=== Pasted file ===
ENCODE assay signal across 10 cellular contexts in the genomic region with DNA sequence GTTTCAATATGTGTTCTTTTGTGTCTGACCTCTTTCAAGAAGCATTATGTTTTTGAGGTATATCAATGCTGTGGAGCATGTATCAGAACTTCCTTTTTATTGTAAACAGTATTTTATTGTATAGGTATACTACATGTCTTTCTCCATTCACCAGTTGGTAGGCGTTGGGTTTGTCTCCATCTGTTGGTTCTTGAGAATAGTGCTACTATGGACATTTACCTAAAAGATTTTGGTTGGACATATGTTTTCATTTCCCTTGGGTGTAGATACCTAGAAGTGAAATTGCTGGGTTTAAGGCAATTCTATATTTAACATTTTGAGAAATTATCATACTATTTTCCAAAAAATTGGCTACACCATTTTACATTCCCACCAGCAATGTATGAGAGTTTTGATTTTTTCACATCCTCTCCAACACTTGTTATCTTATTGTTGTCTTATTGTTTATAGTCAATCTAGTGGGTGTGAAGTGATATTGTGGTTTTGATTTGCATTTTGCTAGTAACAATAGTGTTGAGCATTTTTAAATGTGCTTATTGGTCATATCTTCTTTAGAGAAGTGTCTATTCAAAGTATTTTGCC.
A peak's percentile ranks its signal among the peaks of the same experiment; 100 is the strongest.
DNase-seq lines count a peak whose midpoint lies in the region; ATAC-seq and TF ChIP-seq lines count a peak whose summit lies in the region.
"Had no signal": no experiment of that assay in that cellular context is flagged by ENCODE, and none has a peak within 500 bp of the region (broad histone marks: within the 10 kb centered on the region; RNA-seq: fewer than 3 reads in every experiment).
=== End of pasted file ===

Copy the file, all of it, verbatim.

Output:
ENCODE assay signal across 10 cellular contexts in the genomic region with DNA sequence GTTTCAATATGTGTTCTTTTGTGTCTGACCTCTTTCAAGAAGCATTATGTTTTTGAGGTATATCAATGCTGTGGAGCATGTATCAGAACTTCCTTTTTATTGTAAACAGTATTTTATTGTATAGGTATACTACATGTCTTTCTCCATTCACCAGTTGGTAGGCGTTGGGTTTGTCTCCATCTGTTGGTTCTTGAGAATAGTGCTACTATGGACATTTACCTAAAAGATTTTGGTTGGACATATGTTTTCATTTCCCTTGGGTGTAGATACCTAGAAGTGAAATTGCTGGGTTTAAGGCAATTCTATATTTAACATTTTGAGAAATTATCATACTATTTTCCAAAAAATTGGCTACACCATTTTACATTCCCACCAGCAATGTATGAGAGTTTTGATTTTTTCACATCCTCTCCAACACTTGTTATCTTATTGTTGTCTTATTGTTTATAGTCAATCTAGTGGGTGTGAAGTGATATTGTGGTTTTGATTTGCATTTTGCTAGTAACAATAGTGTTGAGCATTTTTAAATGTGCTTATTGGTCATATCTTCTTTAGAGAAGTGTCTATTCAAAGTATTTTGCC.
A peak's percentile ranks its signal among the peaks of the same experiment; 100 is the strongest.
DNase-seq lines count a peak whose midpoint lies in the region; ATAC-seq and TF ChIP-seq lines count a peak whose summit lies in the region.
"Had no signal": no experiment of that assay in that cellular context is flagged by ENCODE, and none has a peak within 500 bp of the region (broad histone marks: within the 10 kb centered on the region; RNA-seq: fewer than 3 reads in every experiment).